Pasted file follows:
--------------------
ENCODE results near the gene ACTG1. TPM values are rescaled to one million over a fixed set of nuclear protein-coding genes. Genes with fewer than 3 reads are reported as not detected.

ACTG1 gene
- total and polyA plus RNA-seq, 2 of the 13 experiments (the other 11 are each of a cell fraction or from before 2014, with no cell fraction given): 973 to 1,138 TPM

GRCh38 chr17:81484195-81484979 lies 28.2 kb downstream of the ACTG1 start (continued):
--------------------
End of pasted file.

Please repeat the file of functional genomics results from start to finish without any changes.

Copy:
ENCODE results near the gene ACTG1. TPM values are rescaled to one million over a fixed set of nuclear protein-coding genes. Genes with fewer than 3 reads are reported as not detected.

ACTG1 gene
- total and polyA plus RNA-seq, 2 of the 13 experiments (the other 11 are each of a cell fraction or from before 2014, with no cell fraction given): 973 to 1,138 TPM

GRCh38 chr17:81484195-81484979 lies 28.2 kb downstream of the ACTG1 start (continued):